Open in Foxit Reader opens a pdf in Foxit Reader vs Adobe Acrobat or some other Reader.  I leave this on all the time to help my browser open pdfs in my Foxit Pro software bundle.  If you are an Acrobat customer, then do not install this extension.  I leave it on the icon bar because every now and then a file gets hung up on a site.  Switching it off allows me, usually, to download the pdf and convert it later.


Save Image Type

 Save Image Type is a handy tool if you want to download one or two images from a site and they are all PNG or WEBP format and you want JPG/JPEG format (most common).  Just click “Save As” and format options appear at the bottom of the options menu to save as a JPG or JPEG.



 XnConvert is not an extension – just a program. If you have a lot of files to download and convert, I recommend XnConvert which allows you do drag and drop a whole list of marked files from your file manager.  Just go to a folder and use the “search” function to look for the file extensions you wish to convert to JPG ( e.g., png or WEBP). Once the list is entered on the Input Tab page, go to the Output Tab page to tell it to convert to jpg under Format.  If you click what I show in this screenshot, it will convert and replace the old file.


Change Geolocation

 Change Geolocation is a handy extension if you travel a lot or have a second home overseas as we do.  By spoofing the web that you are not where you service provider says you are; a) you can relocate to say LA, and all the news will be local for LA, and b) if your financial institutions bar logins from certain foreign countries, you can make them think, as I do, that you are in London or Amsterdam, and they let me log in.  To use this extension you have to manually enter a latitude and longitude for up to several different major cities.  You can get information by searching for it or by clicking here. In Europe, London or Frankfurt work well for me.


Smart Mute

 Smart Mute allows you to permanently switch off the audio for the page you are on.  Normally it will stay muted until you click the icon a second time.  There are many pages that open with advertising or other annoying video content on the page you you just want to read.  Click the icon and the sound will go mute.  If for some reason there is a video you do wish to watch with sound, just click the icon again and it will unmute the sound.


Kaspersky Protection

If you have Kaspersky Internet Protection installed, this icon alerts you to any site that is trying to pick your data pocket.  Kaspersky will put a cumulative number of attempts on the shield icon to alert you.  Normally, I only use this to help identify sites that are more about hacking than informing so I can avoid them.  I started with Kaspersky in late 2004 when my spouse started working in antivirus for a national service provider.  I figured if pros used it, it was good enough for me.  You might be happy with another company, and they might offer a similar extension.  It comes free with my subscription, so I leave active.  Many anti-virus programs offer similar extensions.


Small PDF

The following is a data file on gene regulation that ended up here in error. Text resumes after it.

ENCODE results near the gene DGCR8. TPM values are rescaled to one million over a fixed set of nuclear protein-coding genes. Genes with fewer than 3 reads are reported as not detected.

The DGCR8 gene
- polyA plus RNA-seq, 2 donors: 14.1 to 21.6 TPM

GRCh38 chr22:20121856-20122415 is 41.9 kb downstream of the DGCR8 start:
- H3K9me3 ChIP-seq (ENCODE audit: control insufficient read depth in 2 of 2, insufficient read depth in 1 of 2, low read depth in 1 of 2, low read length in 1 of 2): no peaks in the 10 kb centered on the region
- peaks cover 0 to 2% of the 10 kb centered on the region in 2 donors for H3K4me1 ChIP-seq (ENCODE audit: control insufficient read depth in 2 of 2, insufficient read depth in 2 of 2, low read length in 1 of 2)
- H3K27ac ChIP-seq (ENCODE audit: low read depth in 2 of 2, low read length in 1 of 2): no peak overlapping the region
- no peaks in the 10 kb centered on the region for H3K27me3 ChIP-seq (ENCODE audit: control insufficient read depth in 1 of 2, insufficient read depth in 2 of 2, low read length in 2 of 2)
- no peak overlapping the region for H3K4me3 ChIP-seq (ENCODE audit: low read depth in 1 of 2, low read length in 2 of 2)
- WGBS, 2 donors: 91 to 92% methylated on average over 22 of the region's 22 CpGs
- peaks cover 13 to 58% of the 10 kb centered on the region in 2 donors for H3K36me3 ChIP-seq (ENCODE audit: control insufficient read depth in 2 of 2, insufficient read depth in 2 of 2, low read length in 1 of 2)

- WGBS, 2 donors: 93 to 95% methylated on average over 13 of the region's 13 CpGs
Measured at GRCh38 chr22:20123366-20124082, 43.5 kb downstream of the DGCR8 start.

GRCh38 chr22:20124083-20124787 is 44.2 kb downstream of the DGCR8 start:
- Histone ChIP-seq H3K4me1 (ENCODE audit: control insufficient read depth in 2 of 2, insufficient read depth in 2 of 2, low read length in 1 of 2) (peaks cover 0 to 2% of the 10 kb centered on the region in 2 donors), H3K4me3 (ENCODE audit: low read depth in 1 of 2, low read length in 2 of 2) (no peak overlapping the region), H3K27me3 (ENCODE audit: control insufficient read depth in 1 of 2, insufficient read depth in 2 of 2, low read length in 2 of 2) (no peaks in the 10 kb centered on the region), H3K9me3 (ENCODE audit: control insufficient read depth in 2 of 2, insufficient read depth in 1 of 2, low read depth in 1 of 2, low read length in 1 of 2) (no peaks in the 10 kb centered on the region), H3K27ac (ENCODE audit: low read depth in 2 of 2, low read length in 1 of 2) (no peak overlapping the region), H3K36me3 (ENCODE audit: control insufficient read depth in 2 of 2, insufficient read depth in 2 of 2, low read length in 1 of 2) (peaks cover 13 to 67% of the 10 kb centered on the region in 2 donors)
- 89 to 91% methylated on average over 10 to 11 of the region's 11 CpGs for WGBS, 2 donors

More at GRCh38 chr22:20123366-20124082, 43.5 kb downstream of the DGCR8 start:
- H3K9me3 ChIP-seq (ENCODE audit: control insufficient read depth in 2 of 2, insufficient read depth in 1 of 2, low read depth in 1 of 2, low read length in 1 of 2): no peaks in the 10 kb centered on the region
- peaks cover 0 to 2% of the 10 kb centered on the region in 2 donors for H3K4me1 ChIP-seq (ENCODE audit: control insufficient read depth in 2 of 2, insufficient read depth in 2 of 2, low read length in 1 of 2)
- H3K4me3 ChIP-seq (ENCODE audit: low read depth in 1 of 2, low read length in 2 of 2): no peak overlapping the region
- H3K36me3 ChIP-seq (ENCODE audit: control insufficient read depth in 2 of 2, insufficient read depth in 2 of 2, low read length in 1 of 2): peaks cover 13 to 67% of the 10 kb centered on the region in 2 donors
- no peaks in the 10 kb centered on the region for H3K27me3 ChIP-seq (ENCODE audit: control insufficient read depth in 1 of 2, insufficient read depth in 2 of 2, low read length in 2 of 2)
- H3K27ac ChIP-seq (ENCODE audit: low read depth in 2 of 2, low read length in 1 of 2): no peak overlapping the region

Small PDF is an extension which offers a long menu of options for converting files.  I publish a daily news summary for a couple dozen (mostly prep school) buddies.  This enables me to shrink pdfs.  I use it most often to unlock locked pdfs so I can highlight, underline, and make marginal comments.  Some scientific journals lock you out for copyright reasons and your pdf reader cannot highlight or edit the file.


Reader Mode

 Reader Mode.  This extension cuts to the proverbial chase by clearing the page you are on of everything but the words.  Just click the icon and read.  Warning, sometimes a page’s HTML is so sloppy, that you might just get word salad.  However, most of the time, I find that it works.  People likely to benefit the most from this extension are those who have vision problems.  At highly-enlarged levels, some pages just become too junked up to easily navigate.  Reader Mode also sometimes bypasses paywalls.  It is worth a try when all else fails.


Popup Blocker Pro

  Popup Blocker Pro does just what it says.  It blocks pop-ups.  Sometimes it does not get them all, and sometimes, it will stop pop-ups you need such as financial institution log-in windows.  When you want a pop-up to pop up, just click the icon and tell the menu to allow pop-ups for this site.  You can re-block pop-ups by clicking the icon again, and telling it to resume blocking.



Grammarly improves your grammar, clarity, punctuation, etc.  If you are like me, you typo all the time, and may not notice a syntax or expression that is not that which you intended.  There is no need to pin this to your extension icons.  Like Bypass Paywall, I leave it on all the time.



Facebook Purity

 Facebook Purity sounds like an extension that excludes immodest content but what it actually does is cut out Zuckerberg’s advertising and other unwanted junk.  All my friends love FBP, even my pal John in London, and he is pushing 92.  You can program FBP to exclude all sorts of annoyances such as post by strangers with just the click of a mouse on the pop-up menu activated by clicking the Facebook Purity icon on your Facebook banner (Usually upper left or right corner – just FBP – see pic below). I leave it on all the time, so it is not pinned to my extension bar